P375. Efficacy, safety, impact on natural history of long-term treatment with thiopurines in Crohn's disease patients. A single center experience

A. Calafiore1, P. Gionchetti1, G. Vitali2, C. Calabrese1, R. Brugnera1, G. Liguori1, M.C. Valerii3, R. Tambasco1, G. Poggioli2, M. Campieri1, F. Rizzello1

1University of Bologna, Clinical Medicine, Bologna, Italy; 2University of Bologna, Emergency surgery, general surgery and organ transplantation, Bologna, Italy; 3University of Bologna, Experimental Biology, Bologna, Italy

Background: Thiopurines are widely used for maintaining remission in Crohn's disease (CD), but only few papers explore the long-term efficacy of AZA. We evaluated the efficacy and safety of patients treated with AZA in a 5 years follow up period.

Methods: From October 2000 to December 2010 196 consecutive patients [mean age (range 13–65); location: ileo-colonic 57.5%, colonic 11.7%, upper GI 26.2%; perianal disease: 67%; EIMs: 25%; indication: steroid-dependance (28%), disabling disease (26%) and prevention of postoperative relapse (46%)] treated with thiopurines were prospectively followed for a minimum period of 5 years. Primary end-point was the maintenance of remission free of steroids; Secondary end-points were safety, prevention of post-op relapse.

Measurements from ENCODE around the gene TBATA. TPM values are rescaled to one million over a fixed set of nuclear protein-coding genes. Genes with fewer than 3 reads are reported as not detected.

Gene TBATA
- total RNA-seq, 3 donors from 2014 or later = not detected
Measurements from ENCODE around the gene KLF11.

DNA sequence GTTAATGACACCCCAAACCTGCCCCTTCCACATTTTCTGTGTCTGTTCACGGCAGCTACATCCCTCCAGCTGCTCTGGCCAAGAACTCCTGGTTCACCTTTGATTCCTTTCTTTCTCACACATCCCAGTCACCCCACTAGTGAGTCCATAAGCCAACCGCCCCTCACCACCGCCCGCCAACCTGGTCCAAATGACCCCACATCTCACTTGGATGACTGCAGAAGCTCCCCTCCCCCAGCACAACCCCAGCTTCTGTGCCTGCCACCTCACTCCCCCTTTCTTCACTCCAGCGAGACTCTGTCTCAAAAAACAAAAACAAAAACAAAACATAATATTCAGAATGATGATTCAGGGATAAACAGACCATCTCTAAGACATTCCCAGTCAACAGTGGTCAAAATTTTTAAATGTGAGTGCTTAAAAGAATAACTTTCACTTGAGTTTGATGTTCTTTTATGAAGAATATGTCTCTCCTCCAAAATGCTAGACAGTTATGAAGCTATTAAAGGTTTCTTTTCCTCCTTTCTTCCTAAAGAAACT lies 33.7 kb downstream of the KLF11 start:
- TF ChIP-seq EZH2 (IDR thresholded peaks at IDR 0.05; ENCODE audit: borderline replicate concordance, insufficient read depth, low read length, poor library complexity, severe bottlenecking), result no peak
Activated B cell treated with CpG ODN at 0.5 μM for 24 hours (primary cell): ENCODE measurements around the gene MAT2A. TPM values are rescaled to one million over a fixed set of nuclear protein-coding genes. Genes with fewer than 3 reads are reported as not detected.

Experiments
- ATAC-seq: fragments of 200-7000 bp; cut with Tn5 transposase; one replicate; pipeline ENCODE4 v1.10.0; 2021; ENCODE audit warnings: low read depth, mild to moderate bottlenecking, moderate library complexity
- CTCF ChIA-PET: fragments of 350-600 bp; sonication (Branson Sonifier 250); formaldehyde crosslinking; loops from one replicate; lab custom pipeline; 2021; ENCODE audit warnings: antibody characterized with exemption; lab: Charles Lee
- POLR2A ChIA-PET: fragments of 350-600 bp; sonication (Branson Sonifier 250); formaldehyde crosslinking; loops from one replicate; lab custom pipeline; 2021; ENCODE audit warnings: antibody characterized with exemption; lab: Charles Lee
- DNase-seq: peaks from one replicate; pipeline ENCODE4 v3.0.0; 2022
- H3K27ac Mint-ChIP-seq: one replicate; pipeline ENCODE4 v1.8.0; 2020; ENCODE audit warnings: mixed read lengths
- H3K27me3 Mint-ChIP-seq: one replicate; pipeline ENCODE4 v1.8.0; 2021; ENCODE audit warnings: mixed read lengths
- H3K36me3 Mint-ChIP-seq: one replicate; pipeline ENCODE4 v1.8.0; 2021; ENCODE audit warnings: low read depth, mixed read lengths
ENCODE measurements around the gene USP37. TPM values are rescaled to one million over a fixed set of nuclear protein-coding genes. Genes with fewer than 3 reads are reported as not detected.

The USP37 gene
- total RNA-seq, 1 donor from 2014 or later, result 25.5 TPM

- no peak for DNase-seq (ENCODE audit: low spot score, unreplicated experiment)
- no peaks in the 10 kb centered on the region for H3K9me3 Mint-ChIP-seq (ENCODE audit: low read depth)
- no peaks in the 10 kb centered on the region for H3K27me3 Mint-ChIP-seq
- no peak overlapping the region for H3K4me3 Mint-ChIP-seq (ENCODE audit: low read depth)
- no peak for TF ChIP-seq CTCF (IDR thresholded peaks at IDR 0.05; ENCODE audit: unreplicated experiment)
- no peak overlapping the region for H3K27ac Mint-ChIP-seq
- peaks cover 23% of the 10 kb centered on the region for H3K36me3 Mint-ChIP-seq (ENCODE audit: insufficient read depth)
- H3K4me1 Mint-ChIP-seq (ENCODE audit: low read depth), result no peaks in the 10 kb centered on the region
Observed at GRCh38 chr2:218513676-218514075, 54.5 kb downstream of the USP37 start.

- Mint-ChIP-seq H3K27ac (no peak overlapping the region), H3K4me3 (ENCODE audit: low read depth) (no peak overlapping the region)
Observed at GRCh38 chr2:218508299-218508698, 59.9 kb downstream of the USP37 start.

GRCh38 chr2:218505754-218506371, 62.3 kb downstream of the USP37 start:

Results: After the first year 32% of steroid-dependent patients were in steroid-free remission, 36% were non-responders and 32% were intolerant. Remission rate remained substantially constant along the observation period. In patients with disabling disease, the steroid-free remission rate was 57% after 1 year, 40% at 3 years and 26% at 5 years. Same remission rate was found in patients with surgically-induced remission. During 5 years-follow up no serious adverse events were observed. Patients with a previous surgery were able to avoid a new resection during the observational period compared with patients without previous surgery (24% vs 12.2%, p = 0.045).

Conclusions: Thiopurine are effective in maintaining steroid-free long-term remission in steroid-dependent and aggressive CD. Thiopurine treatment is able to avoid a new surgery in previously resected patients.